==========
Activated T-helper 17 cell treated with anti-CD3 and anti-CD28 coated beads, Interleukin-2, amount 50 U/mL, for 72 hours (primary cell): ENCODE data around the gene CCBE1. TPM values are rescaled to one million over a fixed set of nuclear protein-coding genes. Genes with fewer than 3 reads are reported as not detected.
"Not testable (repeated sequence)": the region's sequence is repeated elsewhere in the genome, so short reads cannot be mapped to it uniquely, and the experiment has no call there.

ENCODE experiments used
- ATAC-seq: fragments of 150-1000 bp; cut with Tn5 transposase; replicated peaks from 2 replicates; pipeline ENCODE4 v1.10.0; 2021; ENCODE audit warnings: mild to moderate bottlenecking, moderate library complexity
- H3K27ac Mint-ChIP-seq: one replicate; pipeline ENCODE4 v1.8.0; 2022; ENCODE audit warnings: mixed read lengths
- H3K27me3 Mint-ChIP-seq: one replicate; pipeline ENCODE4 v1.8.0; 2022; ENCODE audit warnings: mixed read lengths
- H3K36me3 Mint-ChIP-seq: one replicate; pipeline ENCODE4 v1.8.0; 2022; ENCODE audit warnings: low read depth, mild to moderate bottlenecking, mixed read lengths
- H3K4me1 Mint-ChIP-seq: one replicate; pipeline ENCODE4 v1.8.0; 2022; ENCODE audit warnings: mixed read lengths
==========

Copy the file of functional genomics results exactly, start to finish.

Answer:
Activated T-helper 17 cell treated with anti-CD3 and anti-CD28 coated beads, Interleukin-2, amount 50 U/mL, for 72 hours (primary cell): ENCODE data around the gene CCBE1. TPM values are rescaled to one million over a fixed set of nuclear protein-coding genes. Genes with fewer than 3 reads are reported as not detected.
"Not testable (repeated sequence)": the region's sequence is repeated elsewhere in the genome, so short reads cannot be mapped to it uniquely, and the experiment has no call there.

ENCODE experiments used
- ATAC-seq: fragments of 150-1000 bp; cut with Tn5 transposase; replicated peaks from 2 replicates; pipeline ENCODE4 v1.10.0; 2021; ENCODE audit warnings: mild to moderate bottlenecking, moderate library complexity
- H3K27ac Mint-ChIP-seq: one replicate; pipeline ENCODE4 v1.8.0; 2022; ENCODE audit warnings: mixed read lengths
- H3K27me3 Mint-ChIP-seq: one replicate; pipeline ENCODE4 v1.8.0; 2022; ENCODE audit warnings: mixed read lengths
- H3K36me3 Mint-ChIP-seq: one replicate; pipeline ENCODE4 v1.8.0; 2022; ENCODE audit warnings: low read depth, mild to moderate bottlenecking, mixed read lengths
- H3K4me1 Mint-ChIP-seq: one replicate; pipeline ENCODE4 v1.8.0; 2022; ENCODE audit warnings: mixed read lengths